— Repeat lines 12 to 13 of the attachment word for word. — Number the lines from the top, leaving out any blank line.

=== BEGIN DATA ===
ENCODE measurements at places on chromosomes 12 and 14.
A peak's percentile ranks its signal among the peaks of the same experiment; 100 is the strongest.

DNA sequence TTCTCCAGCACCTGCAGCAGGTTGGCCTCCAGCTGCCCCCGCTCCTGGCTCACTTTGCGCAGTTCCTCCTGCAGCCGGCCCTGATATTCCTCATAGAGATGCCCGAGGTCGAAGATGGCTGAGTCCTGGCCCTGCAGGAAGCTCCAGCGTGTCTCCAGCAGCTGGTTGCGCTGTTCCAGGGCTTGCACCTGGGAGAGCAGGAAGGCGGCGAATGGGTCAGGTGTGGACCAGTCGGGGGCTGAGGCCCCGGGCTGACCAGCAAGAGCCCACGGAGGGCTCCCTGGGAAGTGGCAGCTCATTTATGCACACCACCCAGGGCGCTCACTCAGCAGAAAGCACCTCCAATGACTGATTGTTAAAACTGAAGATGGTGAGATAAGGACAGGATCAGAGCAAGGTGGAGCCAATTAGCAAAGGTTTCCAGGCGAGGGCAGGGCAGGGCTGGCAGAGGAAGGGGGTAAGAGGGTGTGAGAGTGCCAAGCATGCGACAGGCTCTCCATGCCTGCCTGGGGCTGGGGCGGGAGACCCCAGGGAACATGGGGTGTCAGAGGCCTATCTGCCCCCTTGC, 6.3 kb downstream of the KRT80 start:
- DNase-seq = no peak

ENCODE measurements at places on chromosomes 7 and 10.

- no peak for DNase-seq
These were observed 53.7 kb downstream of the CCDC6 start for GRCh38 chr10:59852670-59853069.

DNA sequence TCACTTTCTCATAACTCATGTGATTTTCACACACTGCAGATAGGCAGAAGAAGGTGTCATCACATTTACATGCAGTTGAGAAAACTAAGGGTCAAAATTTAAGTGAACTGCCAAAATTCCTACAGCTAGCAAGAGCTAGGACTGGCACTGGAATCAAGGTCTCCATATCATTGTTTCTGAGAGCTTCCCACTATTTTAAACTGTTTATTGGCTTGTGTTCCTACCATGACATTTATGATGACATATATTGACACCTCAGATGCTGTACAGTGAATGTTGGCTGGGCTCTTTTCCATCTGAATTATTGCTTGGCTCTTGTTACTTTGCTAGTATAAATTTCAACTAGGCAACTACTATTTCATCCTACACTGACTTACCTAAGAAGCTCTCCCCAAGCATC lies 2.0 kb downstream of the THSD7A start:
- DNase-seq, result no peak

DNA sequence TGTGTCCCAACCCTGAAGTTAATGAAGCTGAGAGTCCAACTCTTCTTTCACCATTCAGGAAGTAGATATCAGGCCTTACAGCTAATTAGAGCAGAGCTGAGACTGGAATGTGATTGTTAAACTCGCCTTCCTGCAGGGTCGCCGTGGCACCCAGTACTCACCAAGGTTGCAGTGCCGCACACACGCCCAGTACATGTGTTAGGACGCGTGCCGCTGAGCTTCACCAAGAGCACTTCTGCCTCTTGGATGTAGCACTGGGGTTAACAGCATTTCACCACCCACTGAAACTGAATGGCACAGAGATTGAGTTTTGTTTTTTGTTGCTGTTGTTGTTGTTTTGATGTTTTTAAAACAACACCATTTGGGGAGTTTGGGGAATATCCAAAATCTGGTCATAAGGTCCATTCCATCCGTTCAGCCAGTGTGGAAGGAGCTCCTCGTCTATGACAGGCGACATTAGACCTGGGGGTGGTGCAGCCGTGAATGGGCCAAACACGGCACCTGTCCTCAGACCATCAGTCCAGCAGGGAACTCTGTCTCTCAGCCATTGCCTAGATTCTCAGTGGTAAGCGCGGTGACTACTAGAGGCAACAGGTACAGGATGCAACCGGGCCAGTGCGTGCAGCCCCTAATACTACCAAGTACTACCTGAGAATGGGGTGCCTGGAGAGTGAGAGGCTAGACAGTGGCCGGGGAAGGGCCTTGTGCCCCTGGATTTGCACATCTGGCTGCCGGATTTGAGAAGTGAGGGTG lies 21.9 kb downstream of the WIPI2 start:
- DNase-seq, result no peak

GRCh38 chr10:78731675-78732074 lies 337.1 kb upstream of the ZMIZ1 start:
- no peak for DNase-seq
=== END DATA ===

GRCh38 chr10:78731675-78732074 lies 337.1 kb upstream of the ZMIZ1 start:
- no peak for DNase-seq